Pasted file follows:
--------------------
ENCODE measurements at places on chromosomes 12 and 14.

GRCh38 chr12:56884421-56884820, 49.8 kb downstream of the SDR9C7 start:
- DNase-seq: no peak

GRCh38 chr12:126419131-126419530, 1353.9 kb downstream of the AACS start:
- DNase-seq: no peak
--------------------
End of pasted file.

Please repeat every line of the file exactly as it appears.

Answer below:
ENCODE measurements at places on chromosomes 12 and 14.

GRCh38 chr12:56884421-56884820, 49.8 kb downstream of the SDR9C7 start:
- DNase-seq: no peak

GRCh38 chr12:126419131-126419530, 1353.9 kb downstream of the AACS start:
- DNase-seq: no peak